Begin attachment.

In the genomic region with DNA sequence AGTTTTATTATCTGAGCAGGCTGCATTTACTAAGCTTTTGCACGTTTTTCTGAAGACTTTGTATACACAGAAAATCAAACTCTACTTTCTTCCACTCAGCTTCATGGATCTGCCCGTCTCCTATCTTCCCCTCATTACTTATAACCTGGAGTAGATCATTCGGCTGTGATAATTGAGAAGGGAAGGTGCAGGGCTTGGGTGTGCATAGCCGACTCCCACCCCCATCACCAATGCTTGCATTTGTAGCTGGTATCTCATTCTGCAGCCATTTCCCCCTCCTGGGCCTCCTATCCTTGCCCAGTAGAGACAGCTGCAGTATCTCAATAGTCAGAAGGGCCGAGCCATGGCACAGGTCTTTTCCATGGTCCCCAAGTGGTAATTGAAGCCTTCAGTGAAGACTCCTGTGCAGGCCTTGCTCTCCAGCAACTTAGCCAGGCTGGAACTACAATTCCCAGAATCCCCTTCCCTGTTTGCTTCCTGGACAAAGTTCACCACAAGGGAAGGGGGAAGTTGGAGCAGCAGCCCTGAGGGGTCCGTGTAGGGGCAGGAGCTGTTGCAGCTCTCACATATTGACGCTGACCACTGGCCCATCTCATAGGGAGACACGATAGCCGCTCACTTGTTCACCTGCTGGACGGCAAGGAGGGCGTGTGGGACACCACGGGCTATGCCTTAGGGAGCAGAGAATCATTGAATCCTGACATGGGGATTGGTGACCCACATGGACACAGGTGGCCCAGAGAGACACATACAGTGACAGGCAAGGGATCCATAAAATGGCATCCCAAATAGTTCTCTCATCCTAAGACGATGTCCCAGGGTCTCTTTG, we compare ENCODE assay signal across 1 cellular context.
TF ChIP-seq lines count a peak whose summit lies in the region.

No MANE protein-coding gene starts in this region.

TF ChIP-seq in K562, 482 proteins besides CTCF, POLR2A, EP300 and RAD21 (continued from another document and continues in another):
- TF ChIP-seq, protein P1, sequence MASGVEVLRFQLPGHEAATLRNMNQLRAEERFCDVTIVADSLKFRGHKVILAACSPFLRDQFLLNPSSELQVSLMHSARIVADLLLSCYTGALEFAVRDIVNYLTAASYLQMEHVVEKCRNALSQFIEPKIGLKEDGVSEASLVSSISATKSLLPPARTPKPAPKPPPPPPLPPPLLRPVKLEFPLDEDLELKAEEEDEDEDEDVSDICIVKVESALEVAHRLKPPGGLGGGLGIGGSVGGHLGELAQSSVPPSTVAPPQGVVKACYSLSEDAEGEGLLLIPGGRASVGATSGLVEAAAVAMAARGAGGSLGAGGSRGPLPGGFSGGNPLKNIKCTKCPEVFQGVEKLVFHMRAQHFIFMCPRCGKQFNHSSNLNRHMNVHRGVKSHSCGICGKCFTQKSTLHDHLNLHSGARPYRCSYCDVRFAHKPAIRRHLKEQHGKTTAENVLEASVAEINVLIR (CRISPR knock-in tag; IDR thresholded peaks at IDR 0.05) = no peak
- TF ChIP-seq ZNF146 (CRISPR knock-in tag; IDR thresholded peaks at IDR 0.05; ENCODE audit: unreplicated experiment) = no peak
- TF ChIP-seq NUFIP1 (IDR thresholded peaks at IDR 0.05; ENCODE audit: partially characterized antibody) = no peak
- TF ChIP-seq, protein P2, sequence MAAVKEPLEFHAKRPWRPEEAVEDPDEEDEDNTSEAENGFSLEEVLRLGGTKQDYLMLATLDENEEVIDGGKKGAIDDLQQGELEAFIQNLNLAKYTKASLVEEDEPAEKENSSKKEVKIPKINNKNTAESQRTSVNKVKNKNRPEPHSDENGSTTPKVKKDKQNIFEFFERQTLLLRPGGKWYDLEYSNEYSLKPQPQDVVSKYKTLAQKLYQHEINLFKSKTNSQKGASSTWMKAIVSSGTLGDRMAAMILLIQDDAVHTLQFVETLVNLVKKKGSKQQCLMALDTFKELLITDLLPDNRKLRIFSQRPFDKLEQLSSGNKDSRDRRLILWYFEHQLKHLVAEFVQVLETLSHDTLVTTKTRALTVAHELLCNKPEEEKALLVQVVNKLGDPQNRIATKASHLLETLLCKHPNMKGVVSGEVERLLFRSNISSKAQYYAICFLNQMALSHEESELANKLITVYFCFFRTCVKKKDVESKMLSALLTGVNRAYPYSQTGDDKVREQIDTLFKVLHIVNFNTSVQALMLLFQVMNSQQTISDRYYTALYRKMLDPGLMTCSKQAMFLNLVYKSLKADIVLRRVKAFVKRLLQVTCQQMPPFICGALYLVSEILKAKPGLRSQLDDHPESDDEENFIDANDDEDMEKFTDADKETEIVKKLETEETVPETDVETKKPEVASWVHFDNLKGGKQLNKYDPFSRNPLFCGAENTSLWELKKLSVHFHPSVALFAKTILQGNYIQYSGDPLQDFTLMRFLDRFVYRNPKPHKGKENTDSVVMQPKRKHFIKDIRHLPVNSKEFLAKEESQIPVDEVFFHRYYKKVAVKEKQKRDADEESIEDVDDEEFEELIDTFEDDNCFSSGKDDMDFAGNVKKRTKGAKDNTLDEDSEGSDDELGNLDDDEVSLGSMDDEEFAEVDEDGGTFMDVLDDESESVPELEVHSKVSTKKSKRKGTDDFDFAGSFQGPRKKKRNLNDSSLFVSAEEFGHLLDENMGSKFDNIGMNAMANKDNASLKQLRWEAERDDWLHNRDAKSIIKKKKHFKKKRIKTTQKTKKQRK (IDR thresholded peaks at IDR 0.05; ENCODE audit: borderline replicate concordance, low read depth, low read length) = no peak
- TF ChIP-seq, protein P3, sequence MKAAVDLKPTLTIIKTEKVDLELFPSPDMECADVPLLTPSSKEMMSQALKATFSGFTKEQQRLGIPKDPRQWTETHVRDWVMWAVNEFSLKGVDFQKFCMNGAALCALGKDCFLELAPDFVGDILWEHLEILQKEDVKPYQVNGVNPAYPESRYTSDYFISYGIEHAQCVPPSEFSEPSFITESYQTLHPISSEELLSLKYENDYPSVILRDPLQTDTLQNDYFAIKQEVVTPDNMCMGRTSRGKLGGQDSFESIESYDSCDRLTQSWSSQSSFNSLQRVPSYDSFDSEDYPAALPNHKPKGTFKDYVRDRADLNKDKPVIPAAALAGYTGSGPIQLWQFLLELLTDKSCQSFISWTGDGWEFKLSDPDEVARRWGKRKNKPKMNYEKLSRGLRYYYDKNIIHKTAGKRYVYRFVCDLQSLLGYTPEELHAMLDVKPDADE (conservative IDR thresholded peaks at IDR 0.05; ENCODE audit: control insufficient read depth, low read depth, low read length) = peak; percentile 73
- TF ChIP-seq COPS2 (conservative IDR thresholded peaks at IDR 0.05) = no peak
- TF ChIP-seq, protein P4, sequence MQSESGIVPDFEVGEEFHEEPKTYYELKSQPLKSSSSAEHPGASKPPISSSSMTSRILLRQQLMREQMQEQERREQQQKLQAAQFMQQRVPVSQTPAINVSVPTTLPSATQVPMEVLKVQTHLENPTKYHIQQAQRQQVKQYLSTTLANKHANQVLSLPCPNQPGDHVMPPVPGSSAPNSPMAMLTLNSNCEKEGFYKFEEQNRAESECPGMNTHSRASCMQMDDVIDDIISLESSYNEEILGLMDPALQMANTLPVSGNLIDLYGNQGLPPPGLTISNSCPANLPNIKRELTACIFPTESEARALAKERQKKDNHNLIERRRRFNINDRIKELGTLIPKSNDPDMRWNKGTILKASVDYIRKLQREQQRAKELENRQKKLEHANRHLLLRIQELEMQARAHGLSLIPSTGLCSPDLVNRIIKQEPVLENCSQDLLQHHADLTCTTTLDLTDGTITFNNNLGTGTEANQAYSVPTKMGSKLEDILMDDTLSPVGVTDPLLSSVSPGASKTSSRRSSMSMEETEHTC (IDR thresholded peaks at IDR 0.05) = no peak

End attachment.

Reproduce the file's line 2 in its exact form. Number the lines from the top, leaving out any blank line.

TF ChIP-seq lines count a peak whose summit lies in the region.